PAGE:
Fighting Shadows: Why the U.S. Will Struggle to Defeat the Haqqani Network in Afghanistan

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Nishanuddin Khan / AP

An Afghan policeman bodychecks a man in Khost, Afghanistan, on Oct. 2, 2011. Security measures are tight in the country after the Afghan and coalition forces captured Haji Mali Khan, a senior Haqqani leader

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General Orya Khail, a corps commander in Khost province, says the number of Haqqani fighters on the border is "increasing day by day." Asked if Afghan security forces should go into Pakistan to root out the Taliban in their bases, he tells TIME, "We can't even ensure security in our own country, how we can go into Pakistan to clear the area? Look at our provinces: in Logar we can't go to the villages although Logar is the closest province to Kabul. Now it's not advantageous for Afghanistan to fight on the border. We should take care of our local problems first. The main challenges are corruption and strengthening the army and other security forces."

On the political side, the situation is no easier. Repeated allegations by the Afghan and U.S. governments that the Haqqani network is supported by Pakistan's ISI were somewhat corroborated last week, when Lutfullah Mashal, the spokesman for the National Directorate of Security (NDS), Afghanistan's version of the FBI, announced that evidence gleaned from the capture of an insurgent shows that the plans to assassinate Rabbani were drawn in Quetta, Pakistan. "Photos, maps and videos showed that it was planned in Quetta," Mashal tells TIME. As a result, Karzai pulled out of tripartite talks between Afghanistan, Pakistan and the U.S. scheduled for this week.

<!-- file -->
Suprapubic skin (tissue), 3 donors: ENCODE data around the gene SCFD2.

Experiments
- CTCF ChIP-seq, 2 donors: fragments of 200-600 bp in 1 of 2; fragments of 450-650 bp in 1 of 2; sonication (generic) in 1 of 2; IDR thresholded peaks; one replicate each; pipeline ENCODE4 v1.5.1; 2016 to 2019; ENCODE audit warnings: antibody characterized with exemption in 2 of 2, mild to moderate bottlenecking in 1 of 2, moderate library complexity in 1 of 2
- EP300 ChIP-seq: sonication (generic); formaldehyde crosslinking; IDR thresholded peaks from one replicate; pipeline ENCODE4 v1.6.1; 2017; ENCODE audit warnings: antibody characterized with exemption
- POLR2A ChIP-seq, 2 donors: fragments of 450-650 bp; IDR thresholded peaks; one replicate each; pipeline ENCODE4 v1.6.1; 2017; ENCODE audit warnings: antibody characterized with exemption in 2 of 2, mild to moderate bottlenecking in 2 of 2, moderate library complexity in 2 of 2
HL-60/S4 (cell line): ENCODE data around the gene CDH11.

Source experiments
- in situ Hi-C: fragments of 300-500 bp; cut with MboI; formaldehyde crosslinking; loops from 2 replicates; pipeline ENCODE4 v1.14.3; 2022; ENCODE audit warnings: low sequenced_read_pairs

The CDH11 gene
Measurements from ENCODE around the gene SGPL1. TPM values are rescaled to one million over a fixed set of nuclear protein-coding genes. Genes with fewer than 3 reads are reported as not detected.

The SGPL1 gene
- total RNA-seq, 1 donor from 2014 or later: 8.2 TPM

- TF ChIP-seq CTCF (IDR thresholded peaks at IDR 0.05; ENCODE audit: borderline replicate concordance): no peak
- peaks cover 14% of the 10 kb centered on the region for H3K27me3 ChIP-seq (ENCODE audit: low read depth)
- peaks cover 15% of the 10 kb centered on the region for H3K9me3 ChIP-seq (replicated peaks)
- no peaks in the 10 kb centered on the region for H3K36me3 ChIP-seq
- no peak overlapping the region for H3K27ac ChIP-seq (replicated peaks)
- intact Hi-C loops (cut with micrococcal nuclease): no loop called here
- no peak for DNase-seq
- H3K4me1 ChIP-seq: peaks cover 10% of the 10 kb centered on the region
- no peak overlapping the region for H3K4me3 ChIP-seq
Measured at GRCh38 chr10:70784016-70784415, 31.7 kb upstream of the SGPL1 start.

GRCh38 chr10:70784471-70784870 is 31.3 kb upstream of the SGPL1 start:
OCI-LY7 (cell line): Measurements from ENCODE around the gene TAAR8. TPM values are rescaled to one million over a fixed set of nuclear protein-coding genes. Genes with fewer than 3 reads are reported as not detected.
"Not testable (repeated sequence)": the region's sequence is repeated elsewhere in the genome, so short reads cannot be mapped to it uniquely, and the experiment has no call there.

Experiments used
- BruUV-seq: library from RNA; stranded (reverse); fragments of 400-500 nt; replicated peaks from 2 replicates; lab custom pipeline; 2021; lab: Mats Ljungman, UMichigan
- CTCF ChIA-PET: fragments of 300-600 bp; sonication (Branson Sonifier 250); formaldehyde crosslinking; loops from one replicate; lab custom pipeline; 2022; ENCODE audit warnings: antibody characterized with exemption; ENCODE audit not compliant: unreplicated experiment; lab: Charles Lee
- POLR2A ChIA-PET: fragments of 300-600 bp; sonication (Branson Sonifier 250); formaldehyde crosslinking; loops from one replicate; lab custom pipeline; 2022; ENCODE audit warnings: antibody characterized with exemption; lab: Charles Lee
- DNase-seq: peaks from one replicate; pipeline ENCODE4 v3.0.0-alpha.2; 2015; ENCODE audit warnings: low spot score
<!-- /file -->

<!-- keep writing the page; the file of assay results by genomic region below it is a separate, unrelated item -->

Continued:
But Ruttig, of the AAN, says, "It is difficult to prove that the ISI is behind, or advises in, particular operations of the Haqqani network, or, for that matter, other Taliban subgroups or other terrorist organizations. Often, reports about the Haqqani network or other organizations' involvement in certain attacks remain unclear. This is still the case in the latest attacks." For what it's worth, both the Pakistani and Taliban spokesmen have denied that links exist between the ISI and the Haqqani network. At the same time, Zabiullah Mujahid, a well-known Taliban spokesman, tells TIME, "Siraj Haqqani is one of the best commanders and mujahid of the Afghan people, and he is with us." Though relations between the Taliban and the Haqqani network have never been completely clear, Mujahid says recent overtures made by the Karzai government to bring Siraj Haqqani into the government have failed: "Yes, a few days ago as always, the government told Siraj Haqqani to come to the government and he would be given a high ranking position, but they got a negative answer back."

Now, ever fragile relations between the current government in Kabul and the Pakistanis are at a low ebb. Deputy National Security Adviser Shaida Mohammad Abdali told the Wall Street Journal: "From now on Afghanistan will follow the 'trust but verify' approach toward Pakistan, in particular with regard to our peace effort." Karzai himself said that Kabul could no longer negotiate with the Taliban, and the only viable negotiating partner is Pakistan, a provocative declaration dismissed by Islamabad, which would not have been pleased by Karzai's visit last week to India (an archenemy in the minds of many Pakistani strategists), during which he signed a strategic cooperation deal with New Delhi.

Despite the ramped-up military pressure on the Haqqani network and diplomatic pressure on Pakistan, Mashal of the the NDS believes Kabul will see more spectacular attacks like those the group has been accused recently of carrying out. "We do predict more terrorist attacks, but they won't be successful. We are capable of stopping them, God willing." But they have not been in the past.

With additional reporting by Walid Fazly

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